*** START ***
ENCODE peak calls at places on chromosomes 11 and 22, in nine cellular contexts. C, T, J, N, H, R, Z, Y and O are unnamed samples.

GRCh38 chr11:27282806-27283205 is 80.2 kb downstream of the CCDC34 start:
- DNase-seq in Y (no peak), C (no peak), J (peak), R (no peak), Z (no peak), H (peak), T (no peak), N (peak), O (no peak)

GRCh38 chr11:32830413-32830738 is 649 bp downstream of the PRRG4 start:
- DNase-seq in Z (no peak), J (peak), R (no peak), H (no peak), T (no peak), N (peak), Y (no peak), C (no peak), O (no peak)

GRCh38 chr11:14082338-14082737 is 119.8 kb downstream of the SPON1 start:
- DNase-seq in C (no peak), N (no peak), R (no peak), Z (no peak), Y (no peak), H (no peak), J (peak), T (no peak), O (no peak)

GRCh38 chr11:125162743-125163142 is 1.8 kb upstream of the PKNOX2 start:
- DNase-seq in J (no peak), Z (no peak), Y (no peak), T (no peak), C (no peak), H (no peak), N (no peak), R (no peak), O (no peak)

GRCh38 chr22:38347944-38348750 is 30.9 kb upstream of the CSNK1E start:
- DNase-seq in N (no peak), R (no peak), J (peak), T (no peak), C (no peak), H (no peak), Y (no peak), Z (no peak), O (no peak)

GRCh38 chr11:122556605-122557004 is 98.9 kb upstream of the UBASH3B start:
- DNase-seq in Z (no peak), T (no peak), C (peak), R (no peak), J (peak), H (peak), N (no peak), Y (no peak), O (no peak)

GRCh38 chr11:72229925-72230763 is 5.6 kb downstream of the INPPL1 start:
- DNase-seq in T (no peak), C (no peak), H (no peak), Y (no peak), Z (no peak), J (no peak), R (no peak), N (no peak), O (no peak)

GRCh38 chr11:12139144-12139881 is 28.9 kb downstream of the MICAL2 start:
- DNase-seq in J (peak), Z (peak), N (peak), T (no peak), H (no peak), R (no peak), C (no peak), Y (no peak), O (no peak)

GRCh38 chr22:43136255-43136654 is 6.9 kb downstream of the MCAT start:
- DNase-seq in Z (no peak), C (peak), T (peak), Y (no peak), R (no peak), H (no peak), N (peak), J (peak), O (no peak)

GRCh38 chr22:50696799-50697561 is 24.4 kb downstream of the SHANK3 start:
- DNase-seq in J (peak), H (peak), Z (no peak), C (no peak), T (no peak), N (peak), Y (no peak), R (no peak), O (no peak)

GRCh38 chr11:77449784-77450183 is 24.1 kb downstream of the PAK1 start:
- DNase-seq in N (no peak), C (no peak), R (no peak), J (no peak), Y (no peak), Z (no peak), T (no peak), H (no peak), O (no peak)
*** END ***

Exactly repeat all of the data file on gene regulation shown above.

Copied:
ENCODE peak calls at places on chromosomes 11 and 22, in nine cellular contexts. C, T, J, N, H, R, Z, Y and O are unnamed samples.

GRCh38 chr11:27282806-27283205 is 80.2 kb downstream of the CCDC34 start:
- DNase-seq in Y (no peak), C (no peak), J (peak), R (no peak), Z (no peak), H (peak), T (no peak), N (peak), O (no peak)

GRCh38 chr11:32830413-32830738 is 649 bp downstream of the PRRG4 start:
- DNase-seq in Z (no peak), J (peak), R (no peak), H (no peak), T (no peak), N (peak), Y (no peak), C (no peak), O (no peak)

GRCh38 chr11:14082338-14082737 is 119.8 kb downstream of the SPON1 start:
- DNase-seq in C (no peak), N (no peak), R (no peak), Z (no peak), Y (no peak), H (no peak), J (peak), T (no peak), O (no peak)

GRCh38 chr11:125162743-125163142 is 1.8 kb upstream of the PKNOX2 start:
- DNase-seq in J (no peak), Z (no peak), Y (no peak), T (no peak), C (no peak), H (no peak), N (no peak), R (no peak), O (no peak)

GRCh38 chr22:38347944-38348750 is 30.9 kb upstream of the CSNK1E start:
- DNase-seq in N (no peak), R (no peak), J (peak), T (no peak), C (no peak), H (no peak), Y (no peak), Z (no peak), O (no peak)

GRCh38 chr11:122556605-122557004 is 98.9 kb upstream of the UBASH3B start:
- DNase-seq in Z (no peak), T (no peak), C (peak), R (no peak), J (peak), H (peak), N (no peak), Y (no peak), O (no peak)

GRCh38 chr11:72229925-72230763 is 5.6 kb downstream of the INPPL1 start:
- DNase-seq in T (no peak), C (no peak), H (no peak), Y (no peak), Z (no peak), J (no peak), R (no peak), N (no peak), O (no peak)

GRCh38 chr11:12139144-12139881 is 28.9 kb downstream of the MICAL2 start:
- DNase-seq in J (peak), Z (peak), N (peak), T (no peak), H (no peak), R (no peak), C (no peak), Y (no peak), O (no peak)

GRCh38 chr22:43136255-43136654 is 6.9 kb downstream of the MCAT start:
- DNase-seq in Z (no peak), C (peak), T (peak), Y (no peak), R (no peak), H (no peak), N (peak), J (peak), O (no peak)

GRCh38 chr22:50696799-50697561 is 24.4 kb downstream of the SHANK3 start:
- DNase-seq in J (peak), H (peak), Z (no peak), C (no peak), T (no peak), N (peak), Y (no peak), R (no peak), O (no peak)

GRCh38 chr11:77449784-77450183 is 24.1 kb downstream of the PAK1 start:
- DNase-seq in N (no peak), C (no peak), R (no peak), J (no peak), Y (no peak), Z (no peak), T (no peak), H (no peak), O (no peak)